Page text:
Heathcote Williams’s The Local Stigmatic has seen little limelight since its original 1966 run, making waves at both the Traverse Theatre in Edinburgh and the Royal Court. Ignoring the cult success of the Al Pacino led film in 1990, it is strange to see such a performance neglected, particularly with its intensely relevant subject matter and content. This is a script conceptually dedicated to class commentary and a rejection of celebrity culture – a treatise on the nature of idolatry and a social dysfunction that seems to permeate from Williams’s London.
The premise is easy enough – two ‘sociopaths’ (a loose description, it must be admitted) stumble through a haze-filled London, obsessing over dog racing, actor recognition and magazine cuttings. In the sullen, dark confines of the Old Red Lion, the pair (Ray and Graham) lead a near-purgatorial existence – exiting then re-emerging from their cutting-filled home to dimly lit bars with worn chairs and dusty tables (constructed with precision by an adept lighting designer in Tom Kitney), haunted by unhelpful cab drivers and elusive blind men. It’s a familiar concept, pitching itself somewhere between Graham Greene and Anthony Burgess yet never feeling overly reliant on either of these sources.
Michael Toumey has done a fantastic job in embellishing Williams’s text – smothering it in noire yet still giving the language room to breathe. His directorial hand is felt throughout – every movement between the trio of performers feels entirely coordinated and rehearsed with little room for improvisation, a vital ingredient when dealing with ‘sociopathic’ characters that could, without significant control, become entirely two dimensional. Touches in the design were also resoundingly pertinent, particularly the inclusion of a Beatles poster – William’s text, coming in 1966, was almost a decade and half before John Lennon’s murder in circumstances that seem almost hauntingly similar to the events of the play.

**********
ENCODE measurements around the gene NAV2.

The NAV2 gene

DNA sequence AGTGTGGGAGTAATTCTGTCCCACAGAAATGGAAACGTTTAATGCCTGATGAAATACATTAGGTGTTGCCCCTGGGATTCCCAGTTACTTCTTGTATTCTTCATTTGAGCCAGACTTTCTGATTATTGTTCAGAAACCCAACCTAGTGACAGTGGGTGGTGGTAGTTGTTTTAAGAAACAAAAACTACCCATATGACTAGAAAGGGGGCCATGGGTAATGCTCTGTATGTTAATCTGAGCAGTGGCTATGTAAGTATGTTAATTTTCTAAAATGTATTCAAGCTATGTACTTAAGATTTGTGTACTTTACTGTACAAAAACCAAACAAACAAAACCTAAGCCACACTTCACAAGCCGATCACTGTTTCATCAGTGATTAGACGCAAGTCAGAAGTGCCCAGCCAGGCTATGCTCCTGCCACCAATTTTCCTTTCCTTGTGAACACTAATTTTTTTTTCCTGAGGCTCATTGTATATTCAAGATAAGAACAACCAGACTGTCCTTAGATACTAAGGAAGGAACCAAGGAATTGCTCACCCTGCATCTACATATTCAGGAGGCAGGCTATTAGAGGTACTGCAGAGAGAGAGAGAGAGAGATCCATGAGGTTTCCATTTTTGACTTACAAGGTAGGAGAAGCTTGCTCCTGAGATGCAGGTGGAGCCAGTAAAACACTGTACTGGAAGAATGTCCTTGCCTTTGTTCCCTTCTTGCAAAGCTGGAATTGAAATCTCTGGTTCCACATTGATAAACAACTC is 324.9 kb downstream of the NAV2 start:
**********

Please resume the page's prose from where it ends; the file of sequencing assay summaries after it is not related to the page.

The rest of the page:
The text itself felt elusive, and one that sometimes held back a lot more than it gave. None of this was the fault of the talent – Wilson James and William Frazer constructing wholly nuanced forms of ‘sociopath’ that made for a fantastic two-hander. James’s wide eyed frenzy may have felt slightly too caricatured at times, but Frazer’s stoic quietness and strange humours more than made the two a consistently watchable duo. Tom Sawyer too displayed a sympathetic role as the actor David, and his treatment was a stirring continuity as the play progressed.
The Local Stigmatic packs a number of themes into its hour long run, and it took a large retrospective chewing spell to get to grips with a number of its themes. Latent references to homosexuality ran throughout, as did a comatose notion of class. Toumey did well in only providing the subtlest of hints where necessary, but the end product was, in its overall form, a tantalising piece of theatre. Since revivals of such a performance are so rare, it seems as though Stigmatic is one to catch before it’s gone.
The Local Stigmatic runs until the 28th May.